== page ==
How Should We Benchmark David Quinn’s Success
No two teams are alike. Unlike the NBA, the NHL is a league full of wildly unpredictable occurrences and outcomes. Each team is in it’s own unique state that is unparalleled by any other. Sure, there can be multiple teams that are rebuilding, or multiple teams who are contenders. But the nature of these categorizations are incredibly different.
It is because of this that evaluating the success of coaches can be an extremely tricky thing to do. The Rangers are in a rebuild, along with multiple other teams. But the Rangers rebuild is drastically different than Buffalo’s, or Toronto’s recently finished one.
So therefore, NHL coaches must be evaluated based on their performance coaching their specific team, and not compared to coaches on similar teams.
If the Colorado Avalanche finished the season in the same position as the Rangers, would Jared Bednar be considered successful? What about Gerard Gallant and the Vegas Golden Knights? Of course not, it is all relative.
David Quinn must be judged with respect to the team’s current position. For a franchise that has known nothing but being one of the best teams in the league for 15 years, this can be tough.
The Rangers didn’t make the playoffs and weren’t even close. David Quinn made some rookie mistakes and bad decisions throughout the year that may have raised questions. But we don’t measure success on a perfectly even scale.
So far in this rebuild, Quinn has been very successful. Not because his team had a great season or made the postseason, because neither of those are true. But rather, because he established an organizational culture of hard work.
This is arguably the most important aspect of building a winning team. The organizational culture needs to be one of constant competitiveness, nightly battling, and extra effort. Why do you think some teams have been rebuilding for what seems like a decade? They don’t have an acceptable organizational culture.
But just as each team is different from each one another, they differ from themselves on a year to year basis. Quinn’s goal this year was not to contend. Would that have been a nice surprise? Of course. But that was not the main objective.
Will making the playoffs be the goal next year? Maybe, or maybe not. The thing about rebuilding is that the goal is always to improve, but you never know exactly when that will occur. No doubt, after next season the franchise’s goal will be to reach the postseason.
This where that idea of relativity comes back into play. A coach’s success is not measured against the success of the team, but rather whether or not goals were achieved. Quinn has built an excellent culture during the rebuild. He has been successful so far.
Some circles like to ask the question, “What if the Rangers were able to secure Jim Montgomery?” Yes, the Rangers were interested in Montgomery. But these two coaches ended up in very different places.
I’ve heard some say that the Rangers could’ve made the playoffs if they hired Montgomery. I mean, just look at the Dallas Stars, right? Wrong.
Dallas has a Vezina finalist goaltender in Ben Bishop, two elite forwards in Jamie Benn and Tyler Seguin, an All-Star rookie defenseman in Miro Heiskanen, and an extremely solid supporting cast of bottom-nine forwards. The Rangers have an aging Lundqvist and an up and coming star in Mika Zibanejad. It wasn’t going to be enough.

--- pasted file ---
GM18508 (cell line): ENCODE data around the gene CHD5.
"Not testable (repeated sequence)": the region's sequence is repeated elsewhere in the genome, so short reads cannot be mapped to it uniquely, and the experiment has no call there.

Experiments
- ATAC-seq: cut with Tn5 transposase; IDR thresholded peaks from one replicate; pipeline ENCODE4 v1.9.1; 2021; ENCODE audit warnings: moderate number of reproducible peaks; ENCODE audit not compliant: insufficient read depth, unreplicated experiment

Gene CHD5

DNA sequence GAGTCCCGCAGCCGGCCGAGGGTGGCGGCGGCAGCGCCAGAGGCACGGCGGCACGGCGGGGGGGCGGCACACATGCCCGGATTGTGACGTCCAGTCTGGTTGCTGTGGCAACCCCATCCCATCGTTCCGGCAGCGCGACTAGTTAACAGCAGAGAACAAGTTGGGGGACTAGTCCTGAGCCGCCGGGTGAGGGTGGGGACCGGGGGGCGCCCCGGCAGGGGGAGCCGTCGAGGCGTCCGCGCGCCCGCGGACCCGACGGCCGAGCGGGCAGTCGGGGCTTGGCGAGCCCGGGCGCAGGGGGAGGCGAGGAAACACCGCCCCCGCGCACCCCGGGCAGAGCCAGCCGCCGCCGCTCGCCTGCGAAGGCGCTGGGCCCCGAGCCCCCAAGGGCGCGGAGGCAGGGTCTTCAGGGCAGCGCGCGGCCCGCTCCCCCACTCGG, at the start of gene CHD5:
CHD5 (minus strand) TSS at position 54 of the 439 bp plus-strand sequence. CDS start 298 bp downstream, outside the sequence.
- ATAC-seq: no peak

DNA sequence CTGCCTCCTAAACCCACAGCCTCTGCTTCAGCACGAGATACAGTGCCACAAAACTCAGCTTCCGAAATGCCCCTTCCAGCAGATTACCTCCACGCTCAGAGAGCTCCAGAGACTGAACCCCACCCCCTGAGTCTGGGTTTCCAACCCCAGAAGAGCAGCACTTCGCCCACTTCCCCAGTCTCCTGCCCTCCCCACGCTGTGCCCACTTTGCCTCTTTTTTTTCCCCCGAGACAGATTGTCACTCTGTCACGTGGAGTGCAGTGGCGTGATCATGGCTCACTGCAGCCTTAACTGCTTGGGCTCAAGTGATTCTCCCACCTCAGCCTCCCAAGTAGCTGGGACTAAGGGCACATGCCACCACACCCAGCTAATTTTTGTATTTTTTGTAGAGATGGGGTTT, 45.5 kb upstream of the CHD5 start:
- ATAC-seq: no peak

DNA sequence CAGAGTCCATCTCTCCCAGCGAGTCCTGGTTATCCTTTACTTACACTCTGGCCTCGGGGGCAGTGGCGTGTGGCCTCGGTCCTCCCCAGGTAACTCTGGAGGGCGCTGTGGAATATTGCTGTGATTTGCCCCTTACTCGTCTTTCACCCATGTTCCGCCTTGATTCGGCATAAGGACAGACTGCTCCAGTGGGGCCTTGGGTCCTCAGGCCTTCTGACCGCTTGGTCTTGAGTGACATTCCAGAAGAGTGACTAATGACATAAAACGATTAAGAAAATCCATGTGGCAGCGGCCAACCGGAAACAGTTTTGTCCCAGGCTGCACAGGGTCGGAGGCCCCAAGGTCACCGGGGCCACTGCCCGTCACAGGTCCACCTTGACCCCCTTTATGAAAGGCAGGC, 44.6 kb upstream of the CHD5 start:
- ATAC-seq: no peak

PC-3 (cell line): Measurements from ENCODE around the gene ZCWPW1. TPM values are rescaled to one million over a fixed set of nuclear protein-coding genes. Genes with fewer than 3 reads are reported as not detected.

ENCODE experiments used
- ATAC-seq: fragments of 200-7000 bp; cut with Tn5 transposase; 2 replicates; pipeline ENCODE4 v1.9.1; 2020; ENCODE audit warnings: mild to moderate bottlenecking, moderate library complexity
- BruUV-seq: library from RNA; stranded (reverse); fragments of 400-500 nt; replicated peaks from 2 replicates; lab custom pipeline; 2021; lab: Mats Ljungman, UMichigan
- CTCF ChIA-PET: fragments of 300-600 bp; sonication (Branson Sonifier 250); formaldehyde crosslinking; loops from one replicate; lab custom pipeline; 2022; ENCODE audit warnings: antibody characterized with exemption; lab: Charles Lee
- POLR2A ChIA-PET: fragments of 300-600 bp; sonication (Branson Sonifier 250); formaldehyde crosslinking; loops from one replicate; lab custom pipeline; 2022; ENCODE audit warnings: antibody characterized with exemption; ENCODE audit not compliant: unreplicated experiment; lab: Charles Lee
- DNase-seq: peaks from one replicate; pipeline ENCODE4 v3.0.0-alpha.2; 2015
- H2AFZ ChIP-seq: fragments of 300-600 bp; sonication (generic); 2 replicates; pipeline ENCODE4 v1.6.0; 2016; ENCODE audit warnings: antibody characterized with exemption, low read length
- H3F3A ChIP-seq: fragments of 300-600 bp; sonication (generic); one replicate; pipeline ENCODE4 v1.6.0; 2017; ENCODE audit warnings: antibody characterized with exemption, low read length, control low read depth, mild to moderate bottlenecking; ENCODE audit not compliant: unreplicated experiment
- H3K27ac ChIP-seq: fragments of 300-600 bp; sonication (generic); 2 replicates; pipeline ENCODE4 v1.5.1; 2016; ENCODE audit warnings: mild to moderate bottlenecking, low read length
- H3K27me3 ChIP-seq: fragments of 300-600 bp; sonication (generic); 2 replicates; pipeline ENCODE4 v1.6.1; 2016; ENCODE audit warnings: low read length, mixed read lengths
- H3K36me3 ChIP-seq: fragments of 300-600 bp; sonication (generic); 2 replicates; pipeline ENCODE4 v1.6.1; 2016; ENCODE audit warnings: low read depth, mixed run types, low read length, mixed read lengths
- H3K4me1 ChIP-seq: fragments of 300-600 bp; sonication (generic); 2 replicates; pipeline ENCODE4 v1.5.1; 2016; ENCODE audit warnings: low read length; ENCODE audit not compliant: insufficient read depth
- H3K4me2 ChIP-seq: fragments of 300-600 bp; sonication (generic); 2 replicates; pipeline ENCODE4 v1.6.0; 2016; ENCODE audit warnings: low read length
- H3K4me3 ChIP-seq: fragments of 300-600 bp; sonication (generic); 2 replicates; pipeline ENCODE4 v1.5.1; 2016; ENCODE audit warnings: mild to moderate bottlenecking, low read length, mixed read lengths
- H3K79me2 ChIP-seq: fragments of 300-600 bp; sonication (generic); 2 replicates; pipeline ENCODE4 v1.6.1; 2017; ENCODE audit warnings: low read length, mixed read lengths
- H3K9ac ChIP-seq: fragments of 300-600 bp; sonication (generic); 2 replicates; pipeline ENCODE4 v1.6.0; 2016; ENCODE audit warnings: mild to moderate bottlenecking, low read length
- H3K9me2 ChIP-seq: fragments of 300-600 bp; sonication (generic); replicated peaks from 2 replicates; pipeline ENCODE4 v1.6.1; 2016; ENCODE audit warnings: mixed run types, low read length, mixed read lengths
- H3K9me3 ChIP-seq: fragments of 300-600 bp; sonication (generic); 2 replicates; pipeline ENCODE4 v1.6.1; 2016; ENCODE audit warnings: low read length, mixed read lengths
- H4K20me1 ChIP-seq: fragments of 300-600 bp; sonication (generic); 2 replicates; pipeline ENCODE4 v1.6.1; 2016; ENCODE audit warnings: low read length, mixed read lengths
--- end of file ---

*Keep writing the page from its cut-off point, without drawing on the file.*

Similar arguments have been made regarding Barry Trotz, who took the cross-town Islanders to the second round of the postseason. But when has Trotz ever coached a rebuild? Also, Trotz had Vezina finalist goaltender, a couple very good young forwards, and the best defense in the league.
Saying that Montgomery or Trotz would’ve brought the Rangers to the playoffs is like saying that a smoothie would taste the same with unripe fruit as it would with ripe fruit. It wouldn’t. Either of these two coaches would’ve had similar seasons with the Rangers, because this team is just at a different place.
If next year’s primary and obtainable goal is to make the playoffs and they do not, well then Quinn will have been unsuccessful. And all this is not to say that the Rangers were not trying to win this season, that is always the ultimate goal. But the focus this season was on competitiveness and culture, with making the playoffs being secondary.
So if that primary goal next season is to make the playoffs and the Rangers do, then Quinn is successful. It is so important to acknowledge relativity when benchmarking success. These things are also fluid. If the Rangers get off to and maintain a playoff start but then falter late, success can be reassessed at that time.
Now with all this said, winning when winning is not the primary objective does not make a coach unsuccessful, because winning is always an objective. But it is important to realize that rebuilds are multi-step processes.
Step one, from Quinn’s point of view, was to build culture and instill an aggressive compete level, and he did both of those. So, as we continue to watch Quinn grow along with this team, we must remember that his performance should be judged based on the completion of team goals, and not where the team is in the standings.
Quinn’s goal next season will be very similar to this season’s. And if their compete level is fierce and the team puts forth the same effort, he should be judged as successful yet again. When the Rangers finally believe the postseason is in reach and that becomes Objective #1, then Quinn can be judged as unsuccessful if that is not attained.
Just as every team is different, so is each individual team on a yearly basis. We must remember to evaluate David Quinn based on team expectations, and not unrealistic personal biases. It is all relative.